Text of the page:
Thank you to everyone who posted photos and gave me some of the history of this place.
    Mary Rodgers

  7. we visited Port Wine for the 1st time on Labor Day, September 5, 2011. It was a beautiful pristine day, nice breeze, no people, fresh bear tracks. Amazing!
    here’s a link to may pics:

    16  port wine cemetery

    Sharon F.

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  9. hi, i am interested in this area as one of my ancestors is recorded here in a 1865 tax assessment. he was in a place called Sloperville CA in an 1864 tax asessment, but i cannot find any info on this place. i am interested in any information regarding both of these areas. my ancestor was a coal miner from Wales, and would have seen Hydraulic mining on a small scale in his home area, we called it scouring over here.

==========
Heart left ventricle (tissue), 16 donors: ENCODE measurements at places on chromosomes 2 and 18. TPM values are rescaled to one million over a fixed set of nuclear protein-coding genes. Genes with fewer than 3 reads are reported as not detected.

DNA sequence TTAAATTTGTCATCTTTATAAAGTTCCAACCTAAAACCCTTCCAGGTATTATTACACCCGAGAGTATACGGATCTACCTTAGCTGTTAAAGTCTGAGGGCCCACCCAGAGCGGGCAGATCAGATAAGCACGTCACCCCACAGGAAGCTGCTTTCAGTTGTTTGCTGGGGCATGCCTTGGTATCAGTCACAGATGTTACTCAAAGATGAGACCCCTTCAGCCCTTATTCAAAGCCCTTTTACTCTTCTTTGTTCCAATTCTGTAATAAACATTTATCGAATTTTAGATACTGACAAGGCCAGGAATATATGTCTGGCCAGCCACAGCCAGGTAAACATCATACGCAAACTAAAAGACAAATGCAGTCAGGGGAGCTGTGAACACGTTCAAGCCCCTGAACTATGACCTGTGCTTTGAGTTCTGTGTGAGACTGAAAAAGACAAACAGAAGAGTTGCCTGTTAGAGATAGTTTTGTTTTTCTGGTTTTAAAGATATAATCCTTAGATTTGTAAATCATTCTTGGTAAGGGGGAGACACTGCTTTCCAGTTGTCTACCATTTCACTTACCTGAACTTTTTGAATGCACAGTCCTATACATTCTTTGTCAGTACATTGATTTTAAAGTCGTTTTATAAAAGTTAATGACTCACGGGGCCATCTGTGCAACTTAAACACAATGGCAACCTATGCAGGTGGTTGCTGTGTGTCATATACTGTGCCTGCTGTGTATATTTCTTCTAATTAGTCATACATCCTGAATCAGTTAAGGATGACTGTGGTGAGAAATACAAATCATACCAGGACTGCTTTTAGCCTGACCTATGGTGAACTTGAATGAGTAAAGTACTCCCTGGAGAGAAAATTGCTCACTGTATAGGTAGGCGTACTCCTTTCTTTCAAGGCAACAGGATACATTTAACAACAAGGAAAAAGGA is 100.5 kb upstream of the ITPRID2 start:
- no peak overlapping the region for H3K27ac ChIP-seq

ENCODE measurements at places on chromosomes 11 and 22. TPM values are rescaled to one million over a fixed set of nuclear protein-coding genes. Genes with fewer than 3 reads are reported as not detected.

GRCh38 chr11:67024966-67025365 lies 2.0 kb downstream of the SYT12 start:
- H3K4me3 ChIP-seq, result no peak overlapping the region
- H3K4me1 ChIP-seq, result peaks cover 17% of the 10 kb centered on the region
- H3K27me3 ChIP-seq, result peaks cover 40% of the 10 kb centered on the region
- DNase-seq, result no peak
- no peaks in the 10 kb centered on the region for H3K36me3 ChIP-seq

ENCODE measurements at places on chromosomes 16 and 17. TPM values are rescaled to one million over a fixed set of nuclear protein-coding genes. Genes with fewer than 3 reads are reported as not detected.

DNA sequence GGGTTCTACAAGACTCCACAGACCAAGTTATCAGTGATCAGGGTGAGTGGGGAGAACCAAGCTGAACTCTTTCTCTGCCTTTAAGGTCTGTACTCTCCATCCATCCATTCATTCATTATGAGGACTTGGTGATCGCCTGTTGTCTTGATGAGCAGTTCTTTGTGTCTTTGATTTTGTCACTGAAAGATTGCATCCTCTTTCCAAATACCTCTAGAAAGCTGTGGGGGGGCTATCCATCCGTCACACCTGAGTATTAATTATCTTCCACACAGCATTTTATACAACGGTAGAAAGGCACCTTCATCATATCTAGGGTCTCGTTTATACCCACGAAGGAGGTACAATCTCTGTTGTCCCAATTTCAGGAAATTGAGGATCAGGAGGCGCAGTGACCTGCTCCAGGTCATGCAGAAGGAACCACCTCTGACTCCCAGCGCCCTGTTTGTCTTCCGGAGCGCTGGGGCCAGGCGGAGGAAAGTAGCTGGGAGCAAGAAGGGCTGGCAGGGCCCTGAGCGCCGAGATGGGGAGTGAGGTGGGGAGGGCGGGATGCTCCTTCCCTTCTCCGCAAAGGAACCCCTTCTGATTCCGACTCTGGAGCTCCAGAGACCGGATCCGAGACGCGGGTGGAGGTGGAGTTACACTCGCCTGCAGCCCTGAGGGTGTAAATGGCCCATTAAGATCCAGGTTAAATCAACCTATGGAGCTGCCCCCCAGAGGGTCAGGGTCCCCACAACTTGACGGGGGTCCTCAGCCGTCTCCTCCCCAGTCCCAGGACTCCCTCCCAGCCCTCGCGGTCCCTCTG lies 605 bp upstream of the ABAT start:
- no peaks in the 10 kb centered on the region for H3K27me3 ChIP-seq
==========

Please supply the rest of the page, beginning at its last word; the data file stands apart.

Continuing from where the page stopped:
• Hello Mike –

      I am afraid that I have not heard of Sloperville either. There were many, many towns that sprang up during this era and lasted just a few years before fading away completely. Unfortunately, it can be almost impossible to find any information on them.

      Your ancestor’s mining experience would have been much in demand and the old cemeteries around the remnants of these towns are filled with many Welsh and Cornish miners.

      Good luck with your search. Sorry I can’t give you more…

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  12. Do you mind if I use your photo of William Bevan’s gravestone in a family tree. He is my husband’s great great grandfather.